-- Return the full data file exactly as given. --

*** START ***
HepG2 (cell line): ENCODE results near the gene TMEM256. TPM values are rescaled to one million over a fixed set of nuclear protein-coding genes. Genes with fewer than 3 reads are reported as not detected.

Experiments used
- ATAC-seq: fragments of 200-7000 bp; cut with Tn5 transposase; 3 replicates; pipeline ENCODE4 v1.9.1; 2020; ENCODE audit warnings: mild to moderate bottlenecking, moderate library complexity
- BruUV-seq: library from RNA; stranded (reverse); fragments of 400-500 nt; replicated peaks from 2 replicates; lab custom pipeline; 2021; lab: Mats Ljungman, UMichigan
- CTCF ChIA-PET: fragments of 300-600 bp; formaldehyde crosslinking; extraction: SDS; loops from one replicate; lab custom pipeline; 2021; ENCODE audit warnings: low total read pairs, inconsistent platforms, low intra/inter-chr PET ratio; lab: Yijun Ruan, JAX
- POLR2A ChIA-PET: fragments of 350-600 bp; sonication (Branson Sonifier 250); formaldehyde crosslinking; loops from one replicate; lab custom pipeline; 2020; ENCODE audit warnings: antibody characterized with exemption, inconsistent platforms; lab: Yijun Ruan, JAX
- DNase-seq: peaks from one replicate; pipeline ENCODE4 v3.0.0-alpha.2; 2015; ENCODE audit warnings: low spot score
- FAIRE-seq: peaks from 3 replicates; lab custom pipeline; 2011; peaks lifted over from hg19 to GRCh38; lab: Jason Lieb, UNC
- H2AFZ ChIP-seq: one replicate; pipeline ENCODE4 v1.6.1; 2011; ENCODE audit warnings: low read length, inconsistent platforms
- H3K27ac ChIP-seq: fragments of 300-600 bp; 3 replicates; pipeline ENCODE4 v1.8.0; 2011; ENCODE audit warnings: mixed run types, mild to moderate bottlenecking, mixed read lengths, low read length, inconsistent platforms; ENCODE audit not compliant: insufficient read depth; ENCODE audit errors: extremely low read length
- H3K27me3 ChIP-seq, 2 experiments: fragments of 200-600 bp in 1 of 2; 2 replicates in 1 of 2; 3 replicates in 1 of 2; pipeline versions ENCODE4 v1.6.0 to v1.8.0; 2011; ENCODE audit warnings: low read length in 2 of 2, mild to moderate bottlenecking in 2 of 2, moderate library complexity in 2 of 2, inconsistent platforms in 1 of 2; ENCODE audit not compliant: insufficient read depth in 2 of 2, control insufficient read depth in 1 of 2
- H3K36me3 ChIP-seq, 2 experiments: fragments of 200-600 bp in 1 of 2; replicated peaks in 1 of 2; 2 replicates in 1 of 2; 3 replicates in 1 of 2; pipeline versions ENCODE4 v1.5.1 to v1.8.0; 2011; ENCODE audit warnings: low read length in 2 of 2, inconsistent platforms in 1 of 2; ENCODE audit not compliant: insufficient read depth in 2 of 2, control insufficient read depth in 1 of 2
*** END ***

HepG2 (cell line): ENCODE results near the gene TMEM256. TPM values are rescaled to one million over a fixed set of nuclear protein-coding genes. Genes with fewer than 3 reads are reported as not detected.

Experiments used
- ATAC-seq: fragments of 200-7000 bp; cut with Tn5 transposase; 3 replicates; pipeline ENCODE4 v1.9.1; 2020; ENCODE audit warnings: mild to moderate bottlenecking, moderate library complexity
- BruUV-seq: library from RNA; stranded (reverse); fragments of 400-500 nt; replicated peaks from 2 replicates; lab custom pipeline; 2021; lab: Mats Ljungman, UMichigan
- CTCF ChIA-PET: fragments of 300-600 bp; formaldehyde crosslinking; extraction: SDS; loops from one replicate; lab custom pipeline; 2021; ENCODE audit warnings: low total read pairs, inconsistent platforms, low intra/inter-chr PET ratio; lab: Yijun Ruan, JAX
- POLR2A ChIA-PET: fragments of 350-600 bp; sonication (Branson Sonifier 250); formaldehyde crosslinking; loops from one replicate; lab custom pipeline; 2020; ENCODE audit warnings: antibody characterized with exemption, inconsistent platforms; lab: Yijun Ruan, JAX
- DNase-seq: peaks from one replicate; pipeline ENCODE4 v3.0.0-alpha.2; 2015; ENCODE audit warnings: low spot score
- FAIRE-seq: peaks from 3 replicates; lab custom pipeline; 2011; peaks lifted over from hg19 to GRCh38; lab: Jason Lieb, UNC
- H2AFZ ChIP-seq: one replicate; pipeline ENCODE4 v1.6.1; 2011; ENCODE audit warnings: low read length, inconsistent platforms
- H3K27ac ChIP-seq: fragments of 300-600 bp; 3 replicates; pipeline ENCODE4 v1.8.0; 2011; ENCODE audit warnings: mixed run types, mild to moderate bottlenecking, mixed read lengths, low read length, inconsistent platforms; ENCODE audit not compliant: insufficient read depth; ENCODE audit errors: extremely low read length
- H3K27me3 ChIP-seq, 2 experiments: fragments of 200-600 bp in 1 of 2; 2 replicates in 1 of 2; 3 replicates in 1 of 2; pipeline versions ENCODE4 v1.6.0 to v1.8.0; 2011; ENCODE audit warnings: low read length in 2 of 2, mild to moderate bottlenecking in 2 of 2, moderate library complexity in 2 of 2, inconsistent platforms in 1 of 2; ENCODE audit not compliant: insufficient read depth in 2 of 2, control insufficient read depth in 1 of 2
- H3K36me3 ChIP-seq, 2 experiments: fragments of 200-600 bp in 1 of 2; replicated peaks in 1 of 2; 2 replicates in 1 of 2; 3 replicates in 1 of 2; pipeline versions ENCODE4 v1.5.1 to v1.8.0; 2011; ENCODE audit warnings: low read length in 2 of 2, inconsistent platforms in 1 of 2; ENCODE audit not compliant: insufficient read depth in 2 of 2, control insufficient read depth in 1 of 2